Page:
A group of Atlanta entrepreneurs is hoping to capitalize on consumers' growing interest in their credit bureau files, while giving banks a way to score public-relations points.
Qualinet Inc., incorporated 15 months ago, has developed a system that pulls together data from the three major credit reporting companies and prints it out in a customized, easily readable formal.
The product, Credit Image, could be sold directly to individuals, who might find it easier to go to this one source rather than write separately to the appropriate units of Equifax Inc., Trans Union Corp., and TRW Inc.
Alternatively, a bank credit card issuer or other lender might offer Credit Image as a perk or add-on to credit products.
"For just a couple of dollars, a major issuer can give this information at the time the card is issued," said A. Wayne Johnson, Qualinet's adviser and financial backer. "This is something that can have enormous perceived value, while giving the customer help in checking his records."
Credit Image is part of a trend in which various credit industry participants are looking for ways to put individuals' files, or access to those files, to a marketing purpose. Many of these program's originated as antidotes to the complaints about credit-file inaccuracies that led to congressional and regulatory scrutiny in recent years.
TRW, for example, packages its data in a subscription service called Credentials, which it markets directly and through some lending institutions as agents. Numerous banks offer credit-file access, and notification of inquiries into those files, as part of their card marketing.
Consumer Group Wary
Borrowers' recognition of the central importance of credit histories fed their interest in these services, but consumer advocates point out that the bureaus have legal obligations to provide their information at a nominal cost. Some credit reports can be obtained free.
Bankcard Holders of America, the Herndon, Va., advocacy group, objects to the use of credit files for marketing. "Generally, we think the information should not be used without your permission," said Bankcard Holders director Ruth Susswein.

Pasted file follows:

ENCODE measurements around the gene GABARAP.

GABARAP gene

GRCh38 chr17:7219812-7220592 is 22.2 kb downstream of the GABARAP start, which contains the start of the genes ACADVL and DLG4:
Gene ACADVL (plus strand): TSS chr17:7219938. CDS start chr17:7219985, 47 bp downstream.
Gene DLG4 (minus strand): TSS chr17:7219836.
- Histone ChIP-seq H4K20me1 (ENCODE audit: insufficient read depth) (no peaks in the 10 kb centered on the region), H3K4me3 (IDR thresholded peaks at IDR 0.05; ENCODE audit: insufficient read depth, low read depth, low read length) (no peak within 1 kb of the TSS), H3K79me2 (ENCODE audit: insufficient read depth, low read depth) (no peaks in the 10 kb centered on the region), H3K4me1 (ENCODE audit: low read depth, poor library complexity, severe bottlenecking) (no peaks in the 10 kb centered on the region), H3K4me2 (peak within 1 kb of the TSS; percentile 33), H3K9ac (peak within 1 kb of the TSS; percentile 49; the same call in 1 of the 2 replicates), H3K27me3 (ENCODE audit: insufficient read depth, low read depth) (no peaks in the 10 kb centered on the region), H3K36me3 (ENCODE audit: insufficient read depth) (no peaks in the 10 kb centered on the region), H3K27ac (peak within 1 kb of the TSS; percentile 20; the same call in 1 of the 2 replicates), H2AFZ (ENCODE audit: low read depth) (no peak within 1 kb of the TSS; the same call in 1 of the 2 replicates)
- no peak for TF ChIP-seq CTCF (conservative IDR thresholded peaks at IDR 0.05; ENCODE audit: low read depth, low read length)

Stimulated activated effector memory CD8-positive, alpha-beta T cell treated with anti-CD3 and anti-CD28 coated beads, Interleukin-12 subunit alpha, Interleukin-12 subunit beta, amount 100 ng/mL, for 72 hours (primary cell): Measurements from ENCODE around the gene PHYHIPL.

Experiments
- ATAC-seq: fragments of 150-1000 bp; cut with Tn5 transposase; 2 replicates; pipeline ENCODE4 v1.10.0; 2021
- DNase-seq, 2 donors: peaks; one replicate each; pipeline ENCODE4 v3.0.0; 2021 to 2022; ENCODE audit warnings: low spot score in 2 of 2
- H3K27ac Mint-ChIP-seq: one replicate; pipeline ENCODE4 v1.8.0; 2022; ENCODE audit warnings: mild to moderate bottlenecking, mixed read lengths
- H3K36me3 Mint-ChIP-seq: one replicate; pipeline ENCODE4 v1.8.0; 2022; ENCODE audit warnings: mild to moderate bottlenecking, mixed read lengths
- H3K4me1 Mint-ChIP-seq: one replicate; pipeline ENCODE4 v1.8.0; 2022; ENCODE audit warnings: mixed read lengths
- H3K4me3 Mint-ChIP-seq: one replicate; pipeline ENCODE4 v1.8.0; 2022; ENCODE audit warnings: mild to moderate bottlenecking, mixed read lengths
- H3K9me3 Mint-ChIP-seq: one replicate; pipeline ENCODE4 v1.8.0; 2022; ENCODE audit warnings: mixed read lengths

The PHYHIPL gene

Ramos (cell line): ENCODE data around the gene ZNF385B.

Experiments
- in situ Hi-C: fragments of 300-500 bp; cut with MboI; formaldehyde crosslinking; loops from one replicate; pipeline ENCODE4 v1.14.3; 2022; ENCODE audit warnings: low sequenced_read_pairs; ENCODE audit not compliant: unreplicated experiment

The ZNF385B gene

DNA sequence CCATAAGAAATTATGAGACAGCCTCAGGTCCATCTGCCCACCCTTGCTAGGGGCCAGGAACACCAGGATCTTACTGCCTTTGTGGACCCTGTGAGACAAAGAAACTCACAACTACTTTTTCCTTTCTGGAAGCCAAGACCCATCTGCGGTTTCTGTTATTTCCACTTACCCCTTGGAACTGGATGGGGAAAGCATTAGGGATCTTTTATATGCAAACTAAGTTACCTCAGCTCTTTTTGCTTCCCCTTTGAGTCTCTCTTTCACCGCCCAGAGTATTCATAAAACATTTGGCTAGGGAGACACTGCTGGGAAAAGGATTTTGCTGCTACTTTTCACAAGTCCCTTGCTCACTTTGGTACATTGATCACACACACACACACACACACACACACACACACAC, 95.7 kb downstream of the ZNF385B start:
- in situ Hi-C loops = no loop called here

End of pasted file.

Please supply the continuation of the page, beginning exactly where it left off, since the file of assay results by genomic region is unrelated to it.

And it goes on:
The current spate of offers, including Qualinet's, violates this privacy protection principle, she said, because the offer is made before the individual consents, and because intermediaries may have access to the data, also without express consent.
But for people untroubled by such issues, and willing to pay about $3 more than it would cost to go to the three credit agencies separately, Credit Image is useful, Ms. Susswein said. She found the format not as clear as what TRW provides, but superior to those of Equifax and Trans Union.
Qualinet solicited Ms. Susswein's opinions about the product, and she said she made some formatting suggestions.
Qualinet claims it does not violate privacy or ethical principles any more than a bank does when it gets a credit applicant to sign a form acknowledging that credit reports may be pulled.
The company has set the list pride for a Credit Image report at about $19.50, plus $2.50 for shipping and handling.
In contrast to the traditional, code-laden credit bureau printout, Credit Image includes both a clearly printed tabular summary plus a narrative explanation of each account. The latter includes the credit grantor, type of account, when it was opened, balance, and current status.
Qualinet also provides a toll-free inquiry service and instructs Credit Image recipients on how to correct errors. Eventually, Qualinet might communicate consumer complaints and inquiries through electronic links to the credit bureaus.
"To [Qualinet's] credit, they say they will take full responsibility for complying with the Fair Credit Reporting Act, which is necessary if they get involved in any interpretation of data," said Ms. Susswein.
"Some people, including myself, like the tabular presentation, but others prefer plain English, so we give both," said Robert L. Petersen, president of Qualinet, who spends much of his time on the road trying to drum up business.
The company has three employees - Mr. Petersen and two computer scientists, Michael McGraw and Lee Gantt - and is currently operating out of the Advanced Technology Development Center at Georgia Institute of Technology, which nurtures high-tech start-ups. Mr. Petersen is waiting for revenues to roll in before expanding staff.
The three men and Mr. Johnson, who runs the Qualitech unit of First Data Resources Inc., are equal partners in Qualinet.
"I see this as a true consumer product that can help card issuers enhance value and differentiate their products," Mr. Johnson said recently.
Mr. Petersen calls Mr. Johnson the idea man," while he takes care of sales and his computer colleagues develop and enhance the system.
Mr. Petersen, Mr. McGraw, and Mr. Gantt had a previous success starting and building Dateq, which created a data base for motor-vehicle records. Mr. Johnson planted the Credit Image seed with them about two years ago and they formed the new company.
"I'm out on the road selling quite a lot, which is what I like to do," said Mr. Petersen, 49. He is exploring various distribution channels, including groups of banks and credit unions. He said some banks have expressed an interest in the giveaway idea.
"We pitch this as a value-added product," Mr. Petersen said. "The reaction in the marketplace has been positive.
"Some credit card companies provide yearend summaries to members," he said. Now we're talking about adding complete credit histories from the three major bureaus.
"We are selling both the format we developed, plus the three-bureau completeness. Some bankers are interested in that easy-to-read tabular format, so my guys are programming a software package for them."